[Proxima Centauri b is a "whole new world" to us humans. And there are billions more like it. Credit: Tim Blais]
You know, if you’ve ever sat around thinking, “I really want to know the history of the discovery of alien planets, but it needs to be done in a video featuring multiply layered a cappella variations on songs from Disney’s Aladdin, then boy howdy, do I have a video for you.
Behold, “Whole New Worlds,” written by Tim Blais and featuring Julien Neel, Sam Robson and my friend Gia Mora:
This video floored me; it’s amazingly well-written, directed, edited, and it gets the science right. I suppose that’s not too surprising, given that Blais is a self-confessed “harmony addict working on a master's in theoretical physics.” That’s why he started A Cappella Science (which you can support on Patreon, incidentally), where he creates videos like this one.
As an astronomer and self-confessed lover of the new field of exoplanetary science, I was amazed at not just the accuracy of the video, but the grasp of it; Blais really did his homework. In fact, there were so many inside jokes and puns I thought it would be fun to give you an overview of them. So, below is a time-tagged list and quick explanation of some of the gags in the video.
But first, I think my own Crash Course Astronomy video on exoplanets might bring you up to speed on the basics, including what these beasties are and how we find them:
Got it? Great! Now, if you want to follow along, the lyrics for the song are under the video itself (click “Show More” to see them).
00:20: The first exoplanets were found using what’s called reflex velocity, through which the planet’s gravity pulls on the star as it orbits. As the planet makes a big circle around the star, the star makes a little circle, and that can (theoretically) be detected through the Doppler shift by breaking up the colors of the light from the star into a spectrum and measuring the shift of the spectral lines seen in it (I explain how all this works in my Crash Course Astronomy episode on light). By the 1990s, this method had been in use for a while, but hadn’t yet succeeded.
00:36 “They’ll see if I can show them the sines.” I love this joke. As the star moves back and forth due to reflex motion, the spectral lines observed from it shift back and forth. If you graph the motion of the lines what you get is a sine wave. So, yes, I laughed out loud when I heard this line.
[“This line!” Haha! Ha!]
Also, the next part of the video goes into how hard it was for astronomers to get funding to look for exoplanets; some astronomers thought it wasn’t possible to get the precision needed to make the measurements. It’s a vicious circle: You need money to prove you can do it but until you can do it it’s hard to get money. A star will only show a velocity shift of a few meters per second — basically walking speed —which is phenomenally difficult to see.
But astronomers are pretty darn smart, and eventually 51 Pegasi b was found...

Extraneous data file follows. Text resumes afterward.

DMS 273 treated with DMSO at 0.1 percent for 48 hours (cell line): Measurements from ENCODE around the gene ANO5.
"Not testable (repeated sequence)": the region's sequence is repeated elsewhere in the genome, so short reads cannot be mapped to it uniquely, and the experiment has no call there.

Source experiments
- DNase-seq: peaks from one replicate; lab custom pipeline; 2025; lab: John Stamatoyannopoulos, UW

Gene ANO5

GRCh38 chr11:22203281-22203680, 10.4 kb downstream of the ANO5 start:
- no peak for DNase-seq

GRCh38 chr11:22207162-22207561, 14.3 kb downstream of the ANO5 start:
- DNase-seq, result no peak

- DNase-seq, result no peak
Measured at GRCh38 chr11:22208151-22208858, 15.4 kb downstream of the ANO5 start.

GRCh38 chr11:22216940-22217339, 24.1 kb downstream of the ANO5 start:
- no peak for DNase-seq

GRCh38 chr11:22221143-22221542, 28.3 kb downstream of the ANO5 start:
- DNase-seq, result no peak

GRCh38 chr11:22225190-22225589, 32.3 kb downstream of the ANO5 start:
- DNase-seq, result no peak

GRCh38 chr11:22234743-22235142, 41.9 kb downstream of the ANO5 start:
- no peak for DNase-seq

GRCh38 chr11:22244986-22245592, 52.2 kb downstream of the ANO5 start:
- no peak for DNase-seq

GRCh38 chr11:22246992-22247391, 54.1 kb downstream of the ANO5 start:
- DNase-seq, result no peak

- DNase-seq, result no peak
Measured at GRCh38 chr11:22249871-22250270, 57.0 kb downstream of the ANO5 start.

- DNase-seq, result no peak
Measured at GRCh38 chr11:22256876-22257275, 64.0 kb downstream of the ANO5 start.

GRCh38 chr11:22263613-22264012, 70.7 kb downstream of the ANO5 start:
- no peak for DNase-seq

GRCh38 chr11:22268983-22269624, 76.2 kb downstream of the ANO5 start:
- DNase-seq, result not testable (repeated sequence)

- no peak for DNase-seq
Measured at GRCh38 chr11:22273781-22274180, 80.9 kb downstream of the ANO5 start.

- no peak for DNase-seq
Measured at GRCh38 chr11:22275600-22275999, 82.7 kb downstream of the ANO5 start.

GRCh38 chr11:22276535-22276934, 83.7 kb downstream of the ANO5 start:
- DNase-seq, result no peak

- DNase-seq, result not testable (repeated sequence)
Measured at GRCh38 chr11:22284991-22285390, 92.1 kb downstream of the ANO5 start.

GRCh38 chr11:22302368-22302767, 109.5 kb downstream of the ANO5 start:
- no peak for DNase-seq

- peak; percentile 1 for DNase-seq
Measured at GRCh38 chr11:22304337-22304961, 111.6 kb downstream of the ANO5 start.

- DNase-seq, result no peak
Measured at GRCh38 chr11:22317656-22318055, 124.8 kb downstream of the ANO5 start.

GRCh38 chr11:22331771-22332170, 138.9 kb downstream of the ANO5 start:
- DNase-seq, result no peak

01:54 I love that they mention planets around a pulsar; these were found in 1992 and were the first exoplanets seen. Given that a pulsar is the highly energized dead core of a supernova, though, it’s not terribly Sun-like.
But then 51 Peg b was found. It’s a “hot Jupiter”, a massive planet orbiting its very Sun-like star very close in. Its existence was a shock; we didn’t know planets could orbit their host stars so tightly. The conclusion was that they must form farther out and migrate in, but this was controversial for a while before the evidence became overwhelming.
03:09 The “mean anomaly” is a term used to describe the shape of an object’s orbit. This is a terrific pun. Why? If planets in the galaxy were rare, you’d expect the nearest one to be far away (out of hundreds of billions of stars, what are the odds that the only other star in the galaxy with planets would be right next door?). But if they’re very common, then the nearest one would be close by. The fact that a planet orbits around a nearby star therefore implies there must be planets around many or even most stars! So, 51 Peg b, which is relatively close to us, couldn’t be an anomaly. That must mean that planets are everywhere; they’re mundane.
03:23 Stars with different temperatures have different spectra, and so we use different letters to classify them. The Sun is type G. Also, he says, “We know its mass to be high, half Jupiter by sine i”. This is true: the tilt of the planet’s orbit is called the inclination and is represented by a lower case i. If you do the math to figure out the mass of a planet based on its orbit, it turns out the value you get for the mass depends on the (trigonometric function) sine of the inclination. Sine i. Pretty nerdy lyric, there.
3:35 “And its star is in Pegasus; Give it an A and thus; Label the planet as b”. We name the exoplanets found around other stars by labeling them as the star name plus lower case “b”, assuming the star is upper case “A” (if the star is binary we say the brighter star is A and the fainter B; we use lower case letters for planets to distinguish them from stars). The next planet found around that star would be “c”, and so on.